You have reached the HIVandHepatitis.com legacy site. Please visit our new site at hivandhepatitis.com

Antiretroviral Zinc Microbicide Gel Protects Monkeys against HIV Infection

SUMMARY: A vaginal microbicide gel containing zinc acetate and a small dose of MIV-150, an investigational NNRTI, protected female macaque monkeys from infection with an HIV-related virus for up to 24 hours, according to a study published this month in the open access online journal PLoS ONE. A gel containing zinc alone provided partial protection.

By Liz Highleyman

An HIV prevention method that can be used by women without cooperation from their male sexual partners is a key goal of researchers and advocates worldwide.

Microbicide products that act as simple barriers have not proven effective in studies to date, but the CAPRISA-2 findings reported this past summer demonstrate that microbicides containing antiretroviral drugs can be more effective.

However, using approved drugs that are widely utilized for HIV therapy as microbicide ingredients is potentially problematic, since this could lead to drug resistance that limits future treatment options for people who do become infected.

In the present study, Jessica Kenney from the Population Council in New York City and colleagues tested the efficacy of a combination microbicide gel containing zinc and micro-molar doses of the novel non-nucleoside reverse transcriptase inhibitor (NNRTI) MIV-150 in a carrageenan base. Prior studies have shown that a microbicide containing carrageenan alone (Carraguard) did not provide significant protection.

The researchers applied vaginal gels containing zinc plus MIV-150, zinc only, MIV-150 only, or placebo to adult female macaques every day for 2 weeks; in addition, some monkeys received gel applications every other day for 4 weeks. The animals were then "challenged" with non-traumatic vaginal administration of a hybrid human/monkey immunodeficiency virus known as SHIV-RT for up to 24 hours after the last gel application.

Results

Repeated administration of a combination gel containing 14 mM zinc acetate and 50 mcM MIV-150 afforded full protection from HIV infection.
None of the 21 monkeys treated with this gel formulation became infected up to 24 hours after 2 weeks of daily application.
Gel containing zinc acetate alone produced partial protection (67% at 8-24 hours after application).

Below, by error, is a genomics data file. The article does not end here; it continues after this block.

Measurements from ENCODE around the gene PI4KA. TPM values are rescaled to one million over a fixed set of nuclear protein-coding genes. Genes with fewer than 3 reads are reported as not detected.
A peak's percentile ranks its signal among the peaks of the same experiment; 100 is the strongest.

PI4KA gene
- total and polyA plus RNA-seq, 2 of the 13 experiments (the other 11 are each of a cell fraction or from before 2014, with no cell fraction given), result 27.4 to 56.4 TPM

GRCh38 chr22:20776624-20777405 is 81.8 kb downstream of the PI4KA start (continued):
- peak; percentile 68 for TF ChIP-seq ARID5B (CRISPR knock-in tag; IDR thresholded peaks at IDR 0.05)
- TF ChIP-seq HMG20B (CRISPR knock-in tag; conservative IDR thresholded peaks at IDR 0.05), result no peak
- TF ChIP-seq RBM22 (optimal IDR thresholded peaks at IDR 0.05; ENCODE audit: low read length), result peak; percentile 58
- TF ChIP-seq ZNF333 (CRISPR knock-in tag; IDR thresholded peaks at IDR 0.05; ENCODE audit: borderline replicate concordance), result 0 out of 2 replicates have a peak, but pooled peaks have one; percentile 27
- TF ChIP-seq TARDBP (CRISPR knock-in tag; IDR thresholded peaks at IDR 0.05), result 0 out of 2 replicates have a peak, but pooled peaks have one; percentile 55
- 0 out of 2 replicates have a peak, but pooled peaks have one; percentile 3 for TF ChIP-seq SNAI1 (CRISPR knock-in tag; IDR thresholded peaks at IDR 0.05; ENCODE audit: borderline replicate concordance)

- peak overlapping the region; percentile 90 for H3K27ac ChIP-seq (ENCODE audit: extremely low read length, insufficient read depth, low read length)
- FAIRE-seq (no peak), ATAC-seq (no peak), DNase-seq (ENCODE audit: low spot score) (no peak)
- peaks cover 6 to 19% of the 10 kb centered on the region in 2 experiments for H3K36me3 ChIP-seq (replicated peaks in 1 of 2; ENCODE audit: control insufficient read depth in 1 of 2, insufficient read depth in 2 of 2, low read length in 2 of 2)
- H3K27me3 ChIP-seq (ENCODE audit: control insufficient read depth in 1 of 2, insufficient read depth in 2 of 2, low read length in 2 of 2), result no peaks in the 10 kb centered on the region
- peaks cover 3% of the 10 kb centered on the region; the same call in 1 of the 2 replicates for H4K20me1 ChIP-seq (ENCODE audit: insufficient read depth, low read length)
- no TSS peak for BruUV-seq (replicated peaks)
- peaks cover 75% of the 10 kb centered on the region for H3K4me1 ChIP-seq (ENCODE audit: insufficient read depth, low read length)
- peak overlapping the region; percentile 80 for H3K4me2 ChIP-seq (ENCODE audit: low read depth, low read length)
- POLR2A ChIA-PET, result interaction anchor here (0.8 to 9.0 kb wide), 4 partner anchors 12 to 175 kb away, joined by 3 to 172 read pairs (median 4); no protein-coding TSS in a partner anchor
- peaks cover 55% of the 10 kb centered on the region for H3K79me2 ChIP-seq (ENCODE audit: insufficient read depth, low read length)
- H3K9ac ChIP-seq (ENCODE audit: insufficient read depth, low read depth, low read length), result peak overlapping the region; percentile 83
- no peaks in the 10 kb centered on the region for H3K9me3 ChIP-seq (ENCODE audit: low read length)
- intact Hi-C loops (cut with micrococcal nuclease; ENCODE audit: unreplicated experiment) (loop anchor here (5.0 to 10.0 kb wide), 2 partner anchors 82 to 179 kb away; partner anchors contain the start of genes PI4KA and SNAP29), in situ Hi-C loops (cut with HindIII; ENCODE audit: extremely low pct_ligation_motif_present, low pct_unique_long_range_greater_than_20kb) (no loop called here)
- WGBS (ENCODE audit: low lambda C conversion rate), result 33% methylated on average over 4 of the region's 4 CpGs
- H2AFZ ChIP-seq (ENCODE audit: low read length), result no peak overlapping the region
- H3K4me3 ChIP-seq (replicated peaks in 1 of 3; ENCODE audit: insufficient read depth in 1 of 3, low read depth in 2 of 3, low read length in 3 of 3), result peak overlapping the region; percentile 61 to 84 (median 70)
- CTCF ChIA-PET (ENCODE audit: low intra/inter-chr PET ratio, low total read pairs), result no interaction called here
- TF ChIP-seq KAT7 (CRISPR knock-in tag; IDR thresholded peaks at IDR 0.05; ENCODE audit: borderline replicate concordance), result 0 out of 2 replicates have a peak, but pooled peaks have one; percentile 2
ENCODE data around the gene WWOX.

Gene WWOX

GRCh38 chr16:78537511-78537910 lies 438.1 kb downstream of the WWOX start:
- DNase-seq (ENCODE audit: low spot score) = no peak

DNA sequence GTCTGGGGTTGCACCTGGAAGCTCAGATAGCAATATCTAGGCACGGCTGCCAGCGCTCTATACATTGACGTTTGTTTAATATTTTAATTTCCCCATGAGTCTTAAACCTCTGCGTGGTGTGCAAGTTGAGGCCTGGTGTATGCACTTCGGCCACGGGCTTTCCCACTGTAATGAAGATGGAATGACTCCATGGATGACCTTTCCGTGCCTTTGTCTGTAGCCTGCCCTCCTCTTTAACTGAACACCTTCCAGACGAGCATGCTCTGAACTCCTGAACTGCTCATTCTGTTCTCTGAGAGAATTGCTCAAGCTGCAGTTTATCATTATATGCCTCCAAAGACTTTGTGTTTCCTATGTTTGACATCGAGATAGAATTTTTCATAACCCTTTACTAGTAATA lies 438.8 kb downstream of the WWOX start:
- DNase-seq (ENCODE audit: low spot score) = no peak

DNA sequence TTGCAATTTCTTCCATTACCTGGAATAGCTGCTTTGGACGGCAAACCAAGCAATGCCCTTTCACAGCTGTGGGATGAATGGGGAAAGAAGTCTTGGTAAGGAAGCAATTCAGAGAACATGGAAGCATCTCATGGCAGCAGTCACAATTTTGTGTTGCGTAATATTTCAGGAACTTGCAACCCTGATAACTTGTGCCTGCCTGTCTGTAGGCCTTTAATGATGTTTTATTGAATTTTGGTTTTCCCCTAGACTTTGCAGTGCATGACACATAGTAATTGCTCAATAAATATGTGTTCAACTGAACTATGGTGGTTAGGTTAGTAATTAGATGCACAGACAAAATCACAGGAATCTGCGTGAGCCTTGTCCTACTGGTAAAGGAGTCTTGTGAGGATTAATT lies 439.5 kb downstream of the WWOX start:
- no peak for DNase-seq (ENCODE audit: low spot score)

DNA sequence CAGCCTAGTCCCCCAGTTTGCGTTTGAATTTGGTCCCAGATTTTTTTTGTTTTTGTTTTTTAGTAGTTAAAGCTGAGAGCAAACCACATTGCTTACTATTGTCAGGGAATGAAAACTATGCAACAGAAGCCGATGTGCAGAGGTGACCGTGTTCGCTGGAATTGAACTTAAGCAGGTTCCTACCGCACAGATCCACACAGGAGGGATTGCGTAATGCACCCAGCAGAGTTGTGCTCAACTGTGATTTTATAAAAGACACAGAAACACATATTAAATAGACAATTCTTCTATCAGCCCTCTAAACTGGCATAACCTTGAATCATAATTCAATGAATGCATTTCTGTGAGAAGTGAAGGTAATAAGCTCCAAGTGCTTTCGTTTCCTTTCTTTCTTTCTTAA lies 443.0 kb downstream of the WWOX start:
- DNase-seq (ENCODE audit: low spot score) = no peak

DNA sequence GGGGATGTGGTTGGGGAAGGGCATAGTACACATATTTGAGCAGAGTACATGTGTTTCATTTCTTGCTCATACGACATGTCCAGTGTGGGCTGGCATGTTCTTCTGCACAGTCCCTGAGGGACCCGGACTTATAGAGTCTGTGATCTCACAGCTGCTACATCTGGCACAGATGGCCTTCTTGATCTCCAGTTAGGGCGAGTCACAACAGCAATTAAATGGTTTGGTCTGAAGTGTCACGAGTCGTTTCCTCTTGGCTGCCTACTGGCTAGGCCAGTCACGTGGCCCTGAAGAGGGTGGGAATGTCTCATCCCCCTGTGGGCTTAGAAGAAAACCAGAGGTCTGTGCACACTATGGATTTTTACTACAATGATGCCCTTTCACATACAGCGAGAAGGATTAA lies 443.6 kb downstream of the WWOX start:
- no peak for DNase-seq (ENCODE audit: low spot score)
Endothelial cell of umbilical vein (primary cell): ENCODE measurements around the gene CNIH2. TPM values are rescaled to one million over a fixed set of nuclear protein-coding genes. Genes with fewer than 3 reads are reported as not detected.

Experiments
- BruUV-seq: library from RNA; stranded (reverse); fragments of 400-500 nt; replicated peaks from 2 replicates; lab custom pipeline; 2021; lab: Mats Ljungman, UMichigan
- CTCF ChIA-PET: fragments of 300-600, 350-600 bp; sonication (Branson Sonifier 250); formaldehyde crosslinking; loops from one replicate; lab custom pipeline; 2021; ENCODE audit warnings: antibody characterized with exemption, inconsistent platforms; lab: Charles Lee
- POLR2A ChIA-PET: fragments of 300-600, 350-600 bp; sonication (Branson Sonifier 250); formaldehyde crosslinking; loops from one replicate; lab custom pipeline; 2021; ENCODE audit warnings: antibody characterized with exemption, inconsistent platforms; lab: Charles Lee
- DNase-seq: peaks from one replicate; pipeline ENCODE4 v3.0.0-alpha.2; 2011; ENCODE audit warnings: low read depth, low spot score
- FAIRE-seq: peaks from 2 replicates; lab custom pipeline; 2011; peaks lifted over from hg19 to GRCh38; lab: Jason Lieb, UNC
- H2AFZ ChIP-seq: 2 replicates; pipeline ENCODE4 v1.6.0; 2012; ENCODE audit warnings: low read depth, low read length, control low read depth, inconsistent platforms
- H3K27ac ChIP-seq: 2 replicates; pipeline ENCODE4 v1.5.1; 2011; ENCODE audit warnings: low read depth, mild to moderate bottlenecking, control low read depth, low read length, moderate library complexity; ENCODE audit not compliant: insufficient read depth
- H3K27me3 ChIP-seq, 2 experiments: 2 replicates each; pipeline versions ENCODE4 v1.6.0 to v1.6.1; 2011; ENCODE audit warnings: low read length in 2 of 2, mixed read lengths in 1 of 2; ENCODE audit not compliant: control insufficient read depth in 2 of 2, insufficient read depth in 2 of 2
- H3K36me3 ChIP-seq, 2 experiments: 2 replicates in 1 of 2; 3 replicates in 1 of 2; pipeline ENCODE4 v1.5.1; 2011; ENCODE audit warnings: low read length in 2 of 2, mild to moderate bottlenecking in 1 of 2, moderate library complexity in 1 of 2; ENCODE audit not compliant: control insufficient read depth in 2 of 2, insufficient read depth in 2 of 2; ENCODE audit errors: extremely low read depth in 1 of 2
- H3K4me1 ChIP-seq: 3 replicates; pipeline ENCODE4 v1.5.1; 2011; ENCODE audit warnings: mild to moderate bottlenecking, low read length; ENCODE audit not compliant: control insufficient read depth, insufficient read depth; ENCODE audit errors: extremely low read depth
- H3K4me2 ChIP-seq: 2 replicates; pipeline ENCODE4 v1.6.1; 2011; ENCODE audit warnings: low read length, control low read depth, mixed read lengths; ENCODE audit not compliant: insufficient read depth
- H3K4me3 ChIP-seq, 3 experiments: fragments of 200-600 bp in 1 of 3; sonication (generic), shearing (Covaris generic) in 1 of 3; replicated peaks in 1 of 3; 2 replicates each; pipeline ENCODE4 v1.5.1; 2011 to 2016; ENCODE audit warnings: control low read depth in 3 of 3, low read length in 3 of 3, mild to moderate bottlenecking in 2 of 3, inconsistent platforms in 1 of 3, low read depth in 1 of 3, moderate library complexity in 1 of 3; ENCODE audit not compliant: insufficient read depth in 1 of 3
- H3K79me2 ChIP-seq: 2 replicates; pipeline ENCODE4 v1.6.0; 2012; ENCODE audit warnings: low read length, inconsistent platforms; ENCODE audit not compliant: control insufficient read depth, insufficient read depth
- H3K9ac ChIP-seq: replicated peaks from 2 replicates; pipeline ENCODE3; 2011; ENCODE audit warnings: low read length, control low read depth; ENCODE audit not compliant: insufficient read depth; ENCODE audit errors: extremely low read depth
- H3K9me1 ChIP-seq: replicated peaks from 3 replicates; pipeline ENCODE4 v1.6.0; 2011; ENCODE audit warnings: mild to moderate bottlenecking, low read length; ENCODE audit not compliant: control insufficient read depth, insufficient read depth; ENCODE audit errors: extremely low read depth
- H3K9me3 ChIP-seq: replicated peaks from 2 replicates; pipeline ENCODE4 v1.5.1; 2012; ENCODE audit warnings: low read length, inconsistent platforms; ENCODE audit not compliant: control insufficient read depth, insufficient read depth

Gel containing only MIV-150 produced less effective partial protection (56% at 8 hours, falling to 11% at 24 hours after the last application).
A majority of monkeys (11 out of 14) were still protected when zinc/MIV-150 combination gel or zinc-only gel was applied every other day for 4 weeks.
MIV-150 did not accumulate systemically after repeated application, and MIV-150-containing gels did not select for drug-resistant virus.

Based on these findings, the study authors concluded, "A combination MIV-150/zinc acetate gel and a zinc acetate gel provide significant protection against SHIV-RT infection for up to 24 hours."

"This represents a novel advancement, identifying microbicides that do not contain antiviral agents used to treat HIV infection and which can be used repeatedly and independently of coitus, and underscores the need for future clinical testing of their safety and ability to prevent HIV transmission in humans," they added.

Given that they also provided significant protection, the researchers recommended that gels containing zinc acetate alone "should also be considered for further development and human testing, since they are not expected to promote drug resistance."

Investigator affiliations; Population Council, New York, NY; Aaron Diamond AIDS Research Center, Rockefeller University, New York, NY; Tulane National Primate Research Center, Tulane University, Covington, LA; AIDS and Cancer Virus Program, SAIC-Frederick, National Cancer Institute, Frederick, MD.

1/11/11

Reference
J Kenney, M Aravantinou, R Singer, and others. An Antiretroviral/Zinc Combination Gel Provides 24 Hours of Complete Protection against Vaginal SHIV Infection in Macaques. PLoS ONE 6(1): e15835 (Free full text). January 2011.

 


 

 

 

 

 

 

 

 

 

 

 

 

 

 

 

 

 

 


 Google Custom Search
FDA-approved HIV
and AIDS Treatments
Protease Inhibitors PIs
non Nucleoside Reverse
  
Transcriptase Inhibitors nNRTIs
Nucleoside / Nucleotide
  
Reverse Transcriptase Inhibitors NRTIs
Fixed-dose Combinations
Entry / Fusion Inhibitors EIs
Integrase Inhibitors

Experimental Treatments

CURRENT CME PROGRAMS

Noimage

Noimage
HIV Road Trip: Current Management Pathways and the Road Ahead

Noimage

Noimage

Noimage